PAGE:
Wildlife Moments on a Cruise to Alaska
As a destination overflowing with wildlife and natural spectacles, Alaska steals your breath away at every opportunity. With more miles of coastline than the rest of the USA combined, an ocean cruise has long been the most traditional introduction for visitors to Alaska – and that’s exactly how I planned to explore.
As I set off from Vancouver on board the ship, the magic and excitement began to build. Almost as soon as we sailed, our ship began to ply the waters of the scenic Canadian Inside Passage – a narrow and steep-sided water channel flowing between mainland British Columbia and Vancouver Island. Looking out from the ship’s deck I spotted a monumental splash in the distance. Binoculars already in hand, I investigated and realised the cause of the water disturbance was a humpback whale breaching, as once again it launched its entire 30-tonne body out of the water!
Bears and bald eagles
On reaching Alaskan waters, I got ready for my first experience of its awesome natural treasures, joining an extra excursion into Tracy Arm Fjord and the twin Sawyer Glaciers. A thick fog loomed, but as we got further along the narrow fjord it began to lift and the scenery came to life.
On deck, wrapped in many layers, we were told to look for ‘golf balls’ and ‘black blobs’ on the steep sides of the fjord. It turned out that, from a distance, a bald eagle (the majestic national bird of the USA) sat in a tree waiting to swoop looks exactly like a golf ball. Similarly, a black blob on the shoreline could be a black bear searching for its breakfast. Amazingly, both were spotted in quick succession, causing a lot of excitement.
We reached the face of South Sawyer Glacier, an icefield that has swept its way down from the mountains, and here the boat slowly made a 180-degree turn as we listened to the creak and crack of the centuries-old ice resisting the pressure to calve, and watched the harbour seals hauled out on the resulting icebergs.
Whales, seals and sea otters
After sailing back to the main ship and re-boarding, we docked in Alaska’s capital, Juneau. From here, there were many options to explore and I had chosen to take a whale-watching excursion. On the road transfer to the whale-watching departure point, we passed at least 20-30 bald eagles resting on street lights (the salmon run was starting and they were waiting in greedy anticipation). Within five minutes of leaving the dock we spotted a humpback blow, followed by a tail fluke. “Can it be this simple to find them,” I thought to myself. The hour and a half that followed proved that to be true, as we saw whale after whale diving, fluking and tail throwing.
As MS Volendam sailed into Glacier Bay National Park for a day of scenic exploring, a park ranger and onboard naturalists were on hand to provide a fascinating insight into this UNESCO-protected area, with the highest number of actively calving tidewater glaciers in the world. As we sailed towards the mile-wide Margerie Glacier, its size was astounding, but nothing prepared me for the bangs, cracks and groans that emanated from its depths. Every few minutes a huge chunk of ice crashed into the water below, creating a sound akin to a thunderclap.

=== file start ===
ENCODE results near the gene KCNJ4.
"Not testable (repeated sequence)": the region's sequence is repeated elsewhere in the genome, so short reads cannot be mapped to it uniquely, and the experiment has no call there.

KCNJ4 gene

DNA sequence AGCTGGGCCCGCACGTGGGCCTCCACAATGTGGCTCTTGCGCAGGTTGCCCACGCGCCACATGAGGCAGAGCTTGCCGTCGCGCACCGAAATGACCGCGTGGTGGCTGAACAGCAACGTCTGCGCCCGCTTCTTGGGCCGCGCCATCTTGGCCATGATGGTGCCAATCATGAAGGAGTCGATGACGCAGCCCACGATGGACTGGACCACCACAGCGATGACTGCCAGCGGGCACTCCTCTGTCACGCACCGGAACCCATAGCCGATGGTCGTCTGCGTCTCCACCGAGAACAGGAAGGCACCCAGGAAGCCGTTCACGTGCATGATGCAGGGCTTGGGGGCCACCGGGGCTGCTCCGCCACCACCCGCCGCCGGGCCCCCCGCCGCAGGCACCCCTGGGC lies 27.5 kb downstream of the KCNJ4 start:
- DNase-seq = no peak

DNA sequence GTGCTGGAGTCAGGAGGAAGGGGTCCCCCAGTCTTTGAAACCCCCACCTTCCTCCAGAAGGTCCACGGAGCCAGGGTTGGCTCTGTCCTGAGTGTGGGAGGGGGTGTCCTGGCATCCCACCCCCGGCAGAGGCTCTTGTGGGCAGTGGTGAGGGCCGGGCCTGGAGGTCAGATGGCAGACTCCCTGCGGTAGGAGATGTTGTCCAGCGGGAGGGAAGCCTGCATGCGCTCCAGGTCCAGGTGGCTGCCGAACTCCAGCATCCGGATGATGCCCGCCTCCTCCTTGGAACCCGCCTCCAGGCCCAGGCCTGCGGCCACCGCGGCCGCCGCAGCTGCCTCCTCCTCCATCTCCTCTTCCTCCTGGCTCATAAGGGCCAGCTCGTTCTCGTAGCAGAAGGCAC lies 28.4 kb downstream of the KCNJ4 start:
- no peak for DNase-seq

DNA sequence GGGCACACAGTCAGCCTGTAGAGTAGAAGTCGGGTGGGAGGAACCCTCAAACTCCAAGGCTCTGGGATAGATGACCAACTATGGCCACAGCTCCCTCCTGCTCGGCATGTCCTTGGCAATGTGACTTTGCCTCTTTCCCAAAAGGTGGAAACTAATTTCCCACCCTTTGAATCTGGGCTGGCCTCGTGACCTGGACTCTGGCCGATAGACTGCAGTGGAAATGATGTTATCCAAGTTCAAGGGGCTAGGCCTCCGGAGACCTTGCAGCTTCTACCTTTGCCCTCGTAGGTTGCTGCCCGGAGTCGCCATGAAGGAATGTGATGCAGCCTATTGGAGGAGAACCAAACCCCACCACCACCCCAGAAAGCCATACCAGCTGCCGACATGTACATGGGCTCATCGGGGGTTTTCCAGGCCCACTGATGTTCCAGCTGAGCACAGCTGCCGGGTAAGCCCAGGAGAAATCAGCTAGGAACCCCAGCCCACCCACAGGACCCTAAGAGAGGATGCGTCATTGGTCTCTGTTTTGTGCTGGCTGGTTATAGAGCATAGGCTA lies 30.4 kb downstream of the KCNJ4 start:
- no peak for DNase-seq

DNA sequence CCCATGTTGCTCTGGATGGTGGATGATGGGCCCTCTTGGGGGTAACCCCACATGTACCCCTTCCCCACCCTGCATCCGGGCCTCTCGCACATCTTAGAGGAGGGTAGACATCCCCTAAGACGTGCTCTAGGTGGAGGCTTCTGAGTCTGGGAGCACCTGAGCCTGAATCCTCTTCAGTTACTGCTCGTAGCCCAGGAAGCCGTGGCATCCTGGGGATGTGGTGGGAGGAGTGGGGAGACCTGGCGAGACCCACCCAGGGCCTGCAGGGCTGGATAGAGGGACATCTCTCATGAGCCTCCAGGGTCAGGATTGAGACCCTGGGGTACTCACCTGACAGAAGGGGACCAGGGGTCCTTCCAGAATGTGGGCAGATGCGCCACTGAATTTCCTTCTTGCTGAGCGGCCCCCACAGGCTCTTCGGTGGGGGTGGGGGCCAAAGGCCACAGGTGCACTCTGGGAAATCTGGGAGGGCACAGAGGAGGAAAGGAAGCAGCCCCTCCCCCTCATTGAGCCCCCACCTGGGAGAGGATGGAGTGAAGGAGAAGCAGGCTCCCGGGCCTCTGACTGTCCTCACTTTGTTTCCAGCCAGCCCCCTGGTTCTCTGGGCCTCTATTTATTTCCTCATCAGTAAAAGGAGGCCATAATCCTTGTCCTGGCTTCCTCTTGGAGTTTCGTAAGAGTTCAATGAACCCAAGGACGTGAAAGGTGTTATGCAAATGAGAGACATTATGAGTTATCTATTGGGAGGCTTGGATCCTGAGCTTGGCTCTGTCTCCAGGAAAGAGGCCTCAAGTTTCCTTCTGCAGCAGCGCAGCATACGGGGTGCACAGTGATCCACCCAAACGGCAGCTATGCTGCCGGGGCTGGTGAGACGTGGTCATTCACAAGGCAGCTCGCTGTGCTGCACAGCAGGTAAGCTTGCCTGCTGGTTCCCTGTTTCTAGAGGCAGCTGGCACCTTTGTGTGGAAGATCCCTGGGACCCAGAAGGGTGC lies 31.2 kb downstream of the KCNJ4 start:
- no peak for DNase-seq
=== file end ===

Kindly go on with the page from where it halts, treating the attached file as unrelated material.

As the ship sailed out of the bay the excitement didn’t end, as this part of Alaska is known for its abundance of marine mammals and birds. In the right season, you may spot a breaching humpback whale, killer whales (orca) as they porpoise at high speed, adorable sea otters lazily floating on their backs, enormous stellar sea lions or their smaller harbour seal relatives. Soaring in the air you may view a bald eagle and many other seabirds. I managed to tick many of these off my list.
Playful cubs and dolphin pods
From Alaska’s southernmost city of Ketchikan, I took an excursion to Herring Cove. As I stepped off the coach, we were told there was only a small chance of seeing black bears, as the rain had hampered viewing for the last few days. About five minutes into our journey along the boardwalk, silence washed over us and we all turned into statues as we realised that a black bear sow and her cub were ambling along the river’s edge, and a male bear was on the other side of the bridge. Fantastic! Alongside the wonderful bears, there were adult and juvenile bald eagles, a lovely belted kingfisher and a tiny American red squirrel munching on a pine cone – definite wildlife highlights.
We sailed south through the Canadian Inside Passage once more, spotting more humpback whales, orca and bald eagles. While watching through the window during my final dinner in the restaurant, a playful pod of pacific white-sided dolphins leapt in and out of the water in the wake of the ship, as if to say goodbye – adding more memories to those I had already vowed to keep for a lifetime.
Article published on: 10th April, 2018